President Joe Biden welcomed news late Monday that Sweden will be admitted to NATO, overcoming objections from the last holdout in the security alliance, Turkey, on the eve of a major summit of the security bloc in Lithuania's capital.
"I stand ready to work with (Turkish) President (Recep Tayyip) Erdogan and (Turkey) on enhancing defense and deterrence in the Euro-Atlantic area," Biden said in a statement issued from Vilnius, where he is attending the summit of NATO leaders. "I look forward to welcoming Prime Minister Kristersson and Sweden as our 32nd NATO Ally."
Biden is set to meet with Erdogan late Tuesday at the end of the first day of the summit.
Erdogan had opposed Sweden's membership, accusing Stockholm of not doing enough to crack down on their branch of a political party that Turkey's government sees as extremists.
In what appeared to be a last-ditch parry on the eve of the summit, Erdogan linked the Sweden issue with Ankara's stalled demands to join the European Union.
"The United States has always supported (Turkey's) EU membership aspirations and continues to do so. (Turkey's) membership application and process is a matter between the EU and (Turkey)," a National Security Council spokesperson told VOA. The official asked not to be identified, as is common practice when discussing administration policy. "Our focus is on Sweden, which is ready to join the NATO Alliance."
NATO Secretary-General Jens Stoltenberg welcomed Turkey's decision on Sweden, calling it "an historic step" that makes all members stronger and safer.
Sweden needed unanimous support from all 31 NATO members to join the alliance. Sweden and Finland applied jointly for membership last May, with both Nordic nations citing overwhelming popular support for the idea amid the Russian invasion of Ukraine. Finland's membership was finalized in April.
Defense spending and Ukraine
The summit still has important issues to cover in a short time. Those include whether the members can agree on — and then meet — a commitment to spend at least 2% of their GDP on defense. Currently, only seven members fulfill that target.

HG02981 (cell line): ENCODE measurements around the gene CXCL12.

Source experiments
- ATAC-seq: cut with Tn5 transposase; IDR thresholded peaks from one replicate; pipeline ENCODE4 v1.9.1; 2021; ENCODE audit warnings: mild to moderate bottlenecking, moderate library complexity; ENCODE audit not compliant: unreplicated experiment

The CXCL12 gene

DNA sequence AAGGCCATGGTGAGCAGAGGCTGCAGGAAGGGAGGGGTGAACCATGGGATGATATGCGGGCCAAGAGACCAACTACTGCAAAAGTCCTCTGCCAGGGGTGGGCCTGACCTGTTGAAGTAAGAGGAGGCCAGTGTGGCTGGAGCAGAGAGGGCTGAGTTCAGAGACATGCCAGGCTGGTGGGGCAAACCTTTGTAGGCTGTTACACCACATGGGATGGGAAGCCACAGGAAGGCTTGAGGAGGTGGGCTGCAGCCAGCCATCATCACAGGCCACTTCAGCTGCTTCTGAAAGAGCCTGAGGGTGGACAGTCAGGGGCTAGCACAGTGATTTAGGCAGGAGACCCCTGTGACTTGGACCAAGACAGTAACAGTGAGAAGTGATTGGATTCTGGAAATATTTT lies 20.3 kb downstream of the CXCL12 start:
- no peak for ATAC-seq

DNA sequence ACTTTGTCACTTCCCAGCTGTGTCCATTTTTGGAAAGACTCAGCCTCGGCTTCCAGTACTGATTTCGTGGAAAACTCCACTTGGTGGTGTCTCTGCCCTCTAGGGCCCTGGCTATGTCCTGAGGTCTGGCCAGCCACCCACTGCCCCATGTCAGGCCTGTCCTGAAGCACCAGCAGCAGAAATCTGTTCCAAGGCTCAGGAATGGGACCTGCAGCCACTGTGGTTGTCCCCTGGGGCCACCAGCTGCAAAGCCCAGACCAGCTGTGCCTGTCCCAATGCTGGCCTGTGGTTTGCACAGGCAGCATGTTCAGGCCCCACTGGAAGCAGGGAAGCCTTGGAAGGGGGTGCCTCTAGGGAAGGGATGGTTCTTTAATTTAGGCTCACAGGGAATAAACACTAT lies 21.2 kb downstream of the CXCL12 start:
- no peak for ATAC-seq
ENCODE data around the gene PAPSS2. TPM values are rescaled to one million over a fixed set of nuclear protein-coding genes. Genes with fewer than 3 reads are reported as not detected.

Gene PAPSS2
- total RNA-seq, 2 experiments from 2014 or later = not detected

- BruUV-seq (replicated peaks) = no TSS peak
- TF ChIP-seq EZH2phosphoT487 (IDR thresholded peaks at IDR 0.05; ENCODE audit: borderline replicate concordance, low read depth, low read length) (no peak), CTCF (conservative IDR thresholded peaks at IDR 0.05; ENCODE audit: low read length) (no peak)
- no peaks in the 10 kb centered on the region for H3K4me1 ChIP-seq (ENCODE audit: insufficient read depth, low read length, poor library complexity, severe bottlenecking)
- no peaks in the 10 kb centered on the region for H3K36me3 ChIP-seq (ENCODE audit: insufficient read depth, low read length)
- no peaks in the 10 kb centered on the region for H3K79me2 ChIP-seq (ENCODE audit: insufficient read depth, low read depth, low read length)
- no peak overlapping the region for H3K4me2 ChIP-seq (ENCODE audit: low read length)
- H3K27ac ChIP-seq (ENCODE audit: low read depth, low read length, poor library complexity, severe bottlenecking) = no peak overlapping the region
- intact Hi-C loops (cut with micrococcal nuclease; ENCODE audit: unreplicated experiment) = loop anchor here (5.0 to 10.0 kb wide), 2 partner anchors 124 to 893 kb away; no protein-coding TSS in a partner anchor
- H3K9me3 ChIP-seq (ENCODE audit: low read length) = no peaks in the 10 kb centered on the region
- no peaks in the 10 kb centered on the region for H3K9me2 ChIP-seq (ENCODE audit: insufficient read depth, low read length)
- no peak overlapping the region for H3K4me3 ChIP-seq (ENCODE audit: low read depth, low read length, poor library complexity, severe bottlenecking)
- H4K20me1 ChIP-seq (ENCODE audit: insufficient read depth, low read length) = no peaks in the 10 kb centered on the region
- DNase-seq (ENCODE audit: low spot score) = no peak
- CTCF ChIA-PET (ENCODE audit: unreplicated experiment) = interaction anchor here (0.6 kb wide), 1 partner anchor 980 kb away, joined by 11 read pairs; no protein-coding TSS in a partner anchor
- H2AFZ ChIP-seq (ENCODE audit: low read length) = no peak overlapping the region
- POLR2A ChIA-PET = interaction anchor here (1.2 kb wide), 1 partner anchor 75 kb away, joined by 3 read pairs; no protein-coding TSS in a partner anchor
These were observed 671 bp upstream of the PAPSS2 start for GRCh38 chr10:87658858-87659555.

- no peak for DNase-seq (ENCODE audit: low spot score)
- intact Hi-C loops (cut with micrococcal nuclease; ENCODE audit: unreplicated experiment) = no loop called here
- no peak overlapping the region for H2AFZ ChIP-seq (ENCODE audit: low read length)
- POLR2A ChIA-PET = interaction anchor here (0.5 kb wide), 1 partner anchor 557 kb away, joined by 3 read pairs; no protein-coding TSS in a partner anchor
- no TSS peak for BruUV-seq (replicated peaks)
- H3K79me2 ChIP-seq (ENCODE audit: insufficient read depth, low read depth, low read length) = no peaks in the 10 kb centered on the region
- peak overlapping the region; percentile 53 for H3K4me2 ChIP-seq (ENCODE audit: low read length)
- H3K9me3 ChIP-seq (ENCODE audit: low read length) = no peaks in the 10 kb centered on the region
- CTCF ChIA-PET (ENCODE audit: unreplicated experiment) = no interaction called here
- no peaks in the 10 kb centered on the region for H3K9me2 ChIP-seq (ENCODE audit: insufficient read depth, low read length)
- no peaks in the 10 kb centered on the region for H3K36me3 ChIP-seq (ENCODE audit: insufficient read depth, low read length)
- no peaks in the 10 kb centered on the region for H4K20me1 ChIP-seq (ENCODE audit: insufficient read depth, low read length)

Another key agenda is Ukraine's ambition to join NATO, something that Biden has candidly admitted there is no consensus about within the alliance. The U.S. is reluctant to grant quick membership for Kyiv for fear of dragging NATO into war with Russia.
Ukrainian President Volodymyr Zelenskyy has said he accepts that his country can only join after the conflict with Russia ends. Membership in the midst of a war would require the alliance to apply the principle of "an attack on one is an attack on all" enshrined in the bloc's Article 5.
Still, Zelenskyy has demanded a clear pathway to join the alliance, and during the two-day summit, NATO members will aim to nail down a compromise that will signal that Kyiv is moving closer to membership without making promises of a quick accession.
Some NATO allies, including the U.S., U.K. and France, are set to come up with proposals to strengthen Ukraine's armed forces, including its postwar needs, through a series of long-term commitments outside the NATO framework.
The so-called security guarantees are going to be done in "extremely close coordination, given how high the stakes are," however it will be "different from having an Article 5 agreement to defend Ukraine," said Leslie Vinjamuri, director of the U.S. and Americas program at Chatham House, to VOA.
Earlier on Tuesday, Biden will participate in a bilateral meeting with summit host President Gitanas Nauseda of Lithuania and with the North Atlantic Council, the principal political decision-making body within the alliance.
Following the two-day summit, Biden heads to Helsinki on Thursday to meet with leaders of Finland, Sweden, Norway, Iceland and Denmark. Once Sweden has joined NATO, all five Nordic countries will be members of the military alliance.